Methodology

Over the last few months since joining MARSOC, I have been doing a lot of philosophizing and creating a vision of what we are going to do, and how we are going to do it.  It’s kind of like a clinical piece to a business plan.
Below is an editted version of a recent draft where the goal was to define the methodology of the program.
I think it would be most applicable to an athletic setting where the medical and strength & conditioning departments were designed to work hand in hand under the same leadership.

The program at no point will suppose, judge, or recommend any activity, coaching strategy, load in an event not known as a rehab or conditioning-directed event. Staff are fashioned as general practitioners in order to provide sport coaches with an individual generally prepared to move more efficiently, move with greater limit force, and move with greater rate of force development, move with greater duration of the above in the presence of a stressful and/or fatiguing environment.

The program will screen and improve if necessary efficient movement via the principles and application of the Functional Movement Screen. A score of 14 with no asymmetries will be the cutpoint in remedial programming for the athlete. A measurement other than above a 14 with no asymmetries will mandate a level of one-on-one training with the evidence-based focus of limiting injury as a result of an aggressive general fitness program.

The program will test and improve limit force and rate of force development through graded instruction and progression of full-body, long-chain movements to include but not limited to methods of multi-planar bodyweight movement, barbells, dumbells, kettlebells, uncommon implements, and high intensity interval training. Limiting factors to programming will include but not be limited to facility availability in terms of space and equipment, the skill set of the clinician, and/or the training age of the athlete.

The program will never engage in teaching or adjusting of special skills typical of the athlete’s sport. Examples of special skills are but not limited to positioning and execution of the techniques of the sport.  The program will indirectly impact and improve special preparedness via general preparedness as above (2-4). When limiting factors are appropriate, general training can and will shift to a more special focus, but never to suppose, judge, or recommend special skill performance.

The above principles of the program are graded and prioritized by the Functional Performance Pyramid. The most caudal and widest portion of the pyramid is Functional Movement (3), which includes mobility, stability, and motor control. The central portion of the pyramid, which should not exceed the caudal portion in width, is Functional Performance (4), which includes limit force, rate of force development, and endurance of all qualities. The cephalad portion of the pyramid, not to exceed Functional Performance or Functional Movement in width, is Functional Skill (5).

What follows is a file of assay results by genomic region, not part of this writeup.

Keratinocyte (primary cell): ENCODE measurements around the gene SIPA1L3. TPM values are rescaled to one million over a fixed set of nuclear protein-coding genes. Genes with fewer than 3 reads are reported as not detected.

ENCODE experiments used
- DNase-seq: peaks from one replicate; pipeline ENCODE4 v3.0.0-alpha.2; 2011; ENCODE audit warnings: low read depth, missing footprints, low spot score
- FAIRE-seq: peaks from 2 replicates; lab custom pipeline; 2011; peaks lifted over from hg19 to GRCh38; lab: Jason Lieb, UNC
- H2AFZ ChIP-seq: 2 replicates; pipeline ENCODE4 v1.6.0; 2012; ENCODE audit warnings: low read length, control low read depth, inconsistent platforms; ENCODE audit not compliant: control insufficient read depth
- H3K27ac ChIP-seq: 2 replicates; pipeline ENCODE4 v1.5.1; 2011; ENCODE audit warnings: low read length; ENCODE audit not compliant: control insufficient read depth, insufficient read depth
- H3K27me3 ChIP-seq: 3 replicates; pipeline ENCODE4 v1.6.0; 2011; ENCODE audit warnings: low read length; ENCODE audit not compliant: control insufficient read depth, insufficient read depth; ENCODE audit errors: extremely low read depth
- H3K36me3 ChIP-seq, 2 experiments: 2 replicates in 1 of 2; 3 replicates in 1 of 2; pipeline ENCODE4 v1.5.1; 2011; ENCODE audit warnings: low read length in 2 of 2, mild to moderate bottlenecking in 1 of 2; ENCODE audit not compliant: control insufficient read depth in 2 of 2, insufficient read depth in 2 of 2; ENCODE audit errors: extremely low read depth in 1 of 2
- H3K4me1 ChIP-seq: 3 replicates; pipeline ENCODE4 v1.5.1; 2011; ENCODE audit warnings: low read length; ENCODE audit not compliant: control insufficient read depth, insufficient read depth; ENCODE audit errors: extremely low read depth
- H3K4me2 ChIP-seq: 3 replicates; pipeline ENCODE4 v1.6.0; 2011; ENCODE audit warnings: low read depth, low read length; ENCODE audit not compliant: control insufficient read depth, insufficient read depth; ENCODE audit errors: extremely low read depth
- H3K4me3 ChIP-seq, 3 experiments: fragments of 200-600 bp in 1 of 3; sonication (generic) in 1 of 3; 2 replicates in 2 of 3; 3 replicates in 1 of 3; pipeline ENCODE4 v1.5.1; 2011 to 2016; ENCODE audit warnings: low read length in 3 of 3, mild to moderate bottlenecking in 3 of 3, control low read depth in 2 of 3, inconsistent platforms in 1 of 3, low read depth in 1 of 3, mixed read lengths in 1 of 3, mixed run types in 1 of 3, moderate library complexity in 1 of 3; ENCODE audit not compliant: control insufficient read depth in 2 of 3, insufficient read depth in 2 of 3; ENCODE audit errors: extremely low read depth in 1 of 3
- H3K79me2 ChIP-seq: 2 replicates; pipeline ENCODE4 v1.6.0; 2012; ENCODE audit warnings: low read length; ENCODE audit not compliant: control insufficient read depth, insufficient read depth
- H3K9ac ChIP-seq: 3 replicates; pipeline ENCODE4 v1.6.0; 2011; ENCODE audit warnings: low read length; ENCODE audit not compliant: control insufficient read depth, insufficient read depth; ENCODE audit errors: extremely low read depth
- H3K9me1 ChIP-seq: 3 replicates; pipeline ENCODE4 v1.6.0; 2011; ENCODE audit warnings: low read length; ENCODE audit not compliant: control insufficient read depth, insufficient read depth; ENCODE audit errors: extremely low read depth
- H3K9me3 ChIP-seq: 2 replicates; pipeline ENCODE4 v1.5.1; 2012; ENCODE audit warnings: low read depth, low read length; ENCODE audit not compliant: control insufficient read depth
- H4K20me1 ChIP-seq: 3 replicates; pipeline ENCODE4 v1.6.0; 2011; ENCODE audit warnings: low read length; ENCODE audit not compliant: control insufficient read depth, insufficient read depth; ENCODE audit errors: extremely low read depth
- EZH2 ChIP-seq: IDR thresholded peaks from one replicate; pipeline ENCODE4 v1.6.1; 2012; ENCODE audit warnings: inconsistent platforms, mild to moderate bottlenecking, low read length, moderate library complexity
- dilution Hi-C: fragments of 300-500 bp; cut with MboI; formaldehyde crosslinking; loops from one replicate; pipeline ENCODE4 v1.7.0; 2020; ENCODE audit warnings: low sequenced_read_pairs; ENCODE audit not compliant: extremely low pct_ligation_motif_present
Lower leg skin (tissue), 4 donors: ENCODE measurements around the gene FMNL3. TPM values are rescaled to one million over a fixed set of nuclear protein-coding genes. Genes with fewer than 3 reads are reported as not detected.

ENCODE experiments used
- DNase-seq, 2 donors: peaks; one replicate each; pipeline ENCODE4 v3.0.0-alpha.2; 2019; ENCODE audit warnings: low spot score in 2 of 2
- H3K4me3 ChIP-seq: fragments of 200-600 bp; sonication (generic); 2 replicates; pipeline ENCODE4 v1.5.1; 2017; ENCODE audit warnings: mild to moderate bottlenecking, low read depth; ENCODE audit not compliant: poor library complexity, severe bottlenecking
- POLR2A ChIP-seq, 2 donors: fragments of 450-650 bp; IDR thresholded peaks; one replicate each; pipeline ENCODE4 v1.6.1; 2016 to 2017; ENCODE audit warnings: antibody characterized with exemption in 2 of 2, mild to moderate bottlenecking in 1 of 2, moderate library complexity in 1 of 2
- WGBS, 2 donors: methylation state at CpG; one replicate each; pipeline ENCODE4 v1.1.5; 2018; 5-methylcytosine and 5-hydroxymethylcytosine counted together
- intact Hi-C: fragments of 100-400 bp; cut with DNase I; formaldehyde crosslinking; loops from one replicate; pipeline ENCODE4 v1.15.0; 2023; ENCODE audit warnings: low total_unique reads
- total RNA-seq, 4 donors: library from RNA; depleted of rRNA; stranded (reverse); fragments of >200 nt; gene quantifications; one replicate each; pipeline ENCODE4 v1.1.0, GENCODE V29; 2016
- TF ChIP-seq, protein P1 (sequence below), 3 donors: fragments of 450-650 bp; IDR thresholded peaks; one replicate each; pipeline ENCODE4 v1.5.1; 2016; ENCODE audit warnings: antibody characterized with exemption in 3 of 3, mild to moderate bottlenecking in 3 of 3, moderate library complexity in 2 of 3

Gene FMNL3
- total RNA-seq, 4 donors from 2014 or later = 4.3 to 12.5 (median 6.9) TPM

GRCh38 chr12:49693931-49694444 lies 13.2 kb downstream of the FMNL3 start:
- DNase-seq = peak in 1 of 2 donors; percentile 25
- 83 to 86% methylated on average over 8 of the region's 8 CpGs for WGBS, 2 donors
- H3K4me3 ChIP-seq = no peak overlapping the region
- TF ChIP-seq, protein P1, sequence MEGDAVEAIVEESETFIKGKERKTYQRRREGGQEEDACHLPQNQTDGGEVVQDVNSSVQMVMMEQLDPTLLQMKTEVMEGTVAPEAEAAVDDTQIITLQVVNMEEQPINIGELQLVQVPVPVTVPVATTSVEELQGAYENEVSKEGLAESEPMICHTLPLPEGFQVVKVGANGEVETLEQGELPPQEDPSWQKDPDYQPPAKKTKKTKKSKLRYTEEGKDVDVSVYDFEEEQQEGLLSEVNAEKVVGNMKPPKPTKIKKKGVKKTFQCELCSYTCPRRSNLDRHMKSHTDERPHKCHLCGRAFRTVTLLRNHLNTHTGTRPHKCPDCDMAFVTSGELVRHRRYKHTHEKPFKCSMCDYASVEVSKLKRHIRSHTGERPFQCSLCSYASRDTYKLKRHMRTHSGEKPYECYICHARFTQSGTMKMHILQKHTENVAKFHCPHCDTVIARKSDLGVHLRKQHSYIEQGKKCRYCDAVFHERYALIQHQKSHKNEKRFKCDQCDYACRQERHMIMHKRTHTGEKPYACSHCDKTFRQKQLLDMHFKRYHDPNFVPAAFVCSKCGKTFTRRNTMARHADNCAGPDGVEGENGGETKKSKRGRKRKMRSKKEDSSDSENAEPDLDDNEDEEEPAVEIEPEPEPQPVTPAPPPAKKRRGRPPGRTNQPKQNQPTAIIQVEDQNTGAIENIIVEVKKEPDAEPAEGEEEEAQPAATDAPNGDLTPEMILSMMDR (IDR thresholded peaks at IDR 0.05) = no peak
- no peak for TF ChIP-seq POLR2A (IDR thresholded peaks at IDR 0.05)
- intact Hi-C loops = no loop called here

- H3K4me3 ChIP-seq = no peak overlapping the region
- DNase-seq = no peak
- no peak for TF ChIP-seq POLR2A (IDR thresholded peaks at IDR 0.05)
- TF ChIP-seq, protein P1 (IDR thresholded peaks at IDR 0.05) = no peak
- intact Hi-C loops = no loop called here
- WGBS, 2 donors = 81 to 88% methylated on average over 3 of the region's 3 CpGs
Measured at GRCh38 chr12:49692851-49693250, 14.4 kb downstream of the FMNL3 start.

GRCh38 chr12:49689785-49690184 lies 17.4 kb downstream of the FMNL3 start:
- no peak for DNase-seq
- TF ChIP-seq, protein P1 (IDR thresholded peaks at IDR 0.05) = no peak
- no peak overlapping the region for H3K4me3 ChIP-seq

Functional Skill is considered Special Physical Preparedness only to be instructed by sport coaches. Functional Performance and Functional Movement are considered General Physical Preparedness, which are to be instructed by therapists, trainers, and strength & conditioning coaches and supplemented by sport coaches as seen fit.

In the presence of pain and/or injury, the program’s medical professionals will utilize an assessment system guided by the Selective Functional Movement Assessment. Once pain is remediated as per these standards, the medical professional will base discharge to fitness program as per above (3). Medically-based and fitness-based programming will/may be concurrent under the supervision of the medical professional until the Functional Movement Screen criteria (3) are met.

Rehabilitation programming will employ principles of passive techniques to restore the body to a safe and manageable state, active assisted techniques to allow the body to utilize and integrate the new atmosphere, and active techniques to promote maintaining movement pattern reorganization. All rehabilitation exercise will fall into categories of unloaded, unloaded with core engagement, loaded, and loaded with core engagement.

Fitness and Rehab programming will always employ a Functionally Dense program design to employ as many of the following qualities as general preparedness allows: Soft Tissue Quality, Specific Mobility/Stability, General Mobility/Stability, Bodyweight Power, Low Load Power, High Load Power, High Load Strength, and Energy System Development. Rehabilitation programs will shift to the left. Fitness programs will shift to the right.

All programs are guided by Mission to improve performance, improve durability, and improve rapid return to full capabilities in the presence of pain or injury.

All programs are guided by Function to improve specific demands of the sport and performance in the environment of stress and/or repetition.

Programs are graded by championships, win-loss records, and games missed due to non-contact injuries compared to previous years.

  • November 11, 2010

Leave a Reply 5 comments

Patrick Ward Reply

Looks like an excellent methodology!

patrick

Larry Reply

I hope they realize how valuable you are to them. This methodolgy is something everyone should impliment in some way, shape or form. It is very clear in its intent and covers many different bases. Well done! Have they seen this yet? If so what was their response?

Charlie Reply

This is just my submission. I don’t know if it will be used in its form.

Simon Reply

Genius. I’ve spent the day reading through the archives of the blog, and look forward every day to what I will read next.

Coach Len Kuhn Reply

Well thought out and explained, I hope the right people are paying attention, best of luck Charlie, and thank you for all your help

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